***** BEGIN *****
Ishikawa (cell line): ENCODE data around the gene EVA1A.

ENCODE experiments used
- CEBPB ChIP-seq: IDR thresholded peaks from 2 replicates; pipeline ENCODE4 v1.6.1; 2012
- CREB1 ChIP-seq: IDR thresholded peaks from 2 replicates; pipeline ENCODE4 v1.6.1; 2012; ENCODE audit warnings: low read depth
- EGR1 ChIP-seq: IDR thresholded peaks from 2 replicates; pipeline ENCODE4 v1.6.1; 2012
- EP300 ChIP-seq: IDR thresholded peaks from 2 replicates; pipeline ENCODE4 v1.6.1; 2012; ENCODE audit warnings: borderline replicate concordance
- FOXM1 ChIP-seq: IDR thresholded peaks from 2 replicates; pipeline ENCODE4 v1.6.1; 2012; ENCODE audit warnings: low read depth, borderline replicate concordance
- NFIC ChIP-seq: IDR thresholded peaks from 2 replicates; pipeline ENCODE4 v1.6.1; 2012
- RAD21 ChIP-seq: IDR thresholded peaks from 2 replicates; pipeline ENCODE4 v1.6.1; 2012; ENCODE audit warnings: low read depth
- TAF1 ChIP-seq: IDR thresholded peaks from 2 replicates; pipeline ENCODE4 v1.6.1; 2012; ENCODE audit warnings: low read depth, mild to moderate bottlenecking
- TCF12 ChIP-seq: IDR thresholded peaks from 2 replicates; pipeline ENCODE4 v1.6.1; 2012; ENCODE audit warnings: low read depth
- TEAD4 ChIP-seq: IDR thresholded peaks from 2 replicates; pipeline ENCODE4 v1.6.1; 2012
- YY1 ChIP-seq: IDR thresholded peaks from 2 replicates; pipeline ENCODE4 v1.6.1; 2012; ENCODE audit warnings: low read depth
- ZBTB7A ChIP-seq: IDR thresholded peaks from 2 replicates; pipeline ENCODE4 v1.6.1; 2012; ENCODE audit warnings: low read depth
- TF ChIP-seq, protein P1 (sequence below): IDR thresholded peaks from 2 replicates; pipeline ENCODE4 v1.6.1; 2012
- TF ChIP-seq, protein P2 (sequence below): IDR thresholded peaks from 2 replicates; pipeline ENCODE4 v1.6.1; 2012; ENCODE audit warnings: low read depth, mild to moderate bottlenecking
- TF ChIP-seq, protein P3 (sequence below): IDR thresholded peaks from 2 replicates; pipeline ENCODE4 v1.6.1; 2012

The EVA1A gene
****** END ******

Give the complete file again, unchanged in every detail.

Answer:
Ishikawa (cell line): ENCODE data around the gene EVA1A.

ENCODE experiments used
- CEBPB ChIP-seq: IDR thresholded peaks from 2 replicates; pipeline ENCODE4 v1.6.1; 2012
- CREB1 ChIP-seq: IDR thresholded peaks from 2 replicates; pipeline ENCODE4 v1.6.1; 2012; ENCODE audit warnings: low read depth
- EGR1 ChIP-seq: IDR thresholded peaks from 2 replicates; pipeline ENCODE4 v1.6.1; 2012
- EP300 ChIP-seq: IDR thresholded peaks from 2 replicates; pipeline ENCODE4 v1.6.1; 2012; ENCODE audit warnings: borderline replicate concordance
- FOXM1 ChIP-seq: IDR thresholded peaks from 2 replicates; pipeline ENCODE4 v1.6.1; 2012; ENCODE audit warnings: low read depth, borderline replicate concordance
- NFIC ChIP-seq: IDR thresholded peaks from 2 replicates; pipeline ENCODE4 v1.6.1; 2012
- RAD21 ChIP-seq: IDR thresholded peaks from 2 replicates; pipeline ENCODE4 v1.6.1; 2012; ENCODE audit warnings: low read depth
- TAF1 ChIP-seq: IDR thresholded peaks from 2 replicates; pipeline ENCODE4 v1.6.1; 2012; ENCODE audit warnings: low read depth, mild to moderate bottlenecking
- TCF12 ChIP-seq: IDR thresholded peaks from 2 replicates; pipeline ENCODE4 v1.6.1; 2012; ENCODE audit warnings: low read depth
- TEAD4 ChIP-seq: IDR thresholded peaks from 2 replicates; pipeline ENCODE4 v1.6.1; 2012
- YY1 ChIP-seq: IDR thresholded peaks from 2 replicates; pipeline ENCODE4 v1.6.1; 2012; ENCODE audit warnings: low read depth
- ZBTB7A ChIP-seq: IDR thresholded peaks from 2 replicates; pipeline ENCODE4 v1.6.1; 2012; ENCODE audit warnings: low read depth
- TF ChIP-seq, protein P1 (sequence below): IDR thresholded peaks from 2 replicates; pipeline ENCODE4 v1.6.1; 2012
- TF ChIP-seq, protein P2 (sequence below): IDR thresholded peaks from 2 replicates; pipeline ENCODE4 v1.6.1; 2012; ENCODE audit warnings: low read depth, mild to moderate bottlenecking
- TF ChIP-seq, protein P3 (sequence below): IDR thresholded peaks from 2 replicates; pipeline ENCODE4 v1.6.1; 2012

The EVA1A gene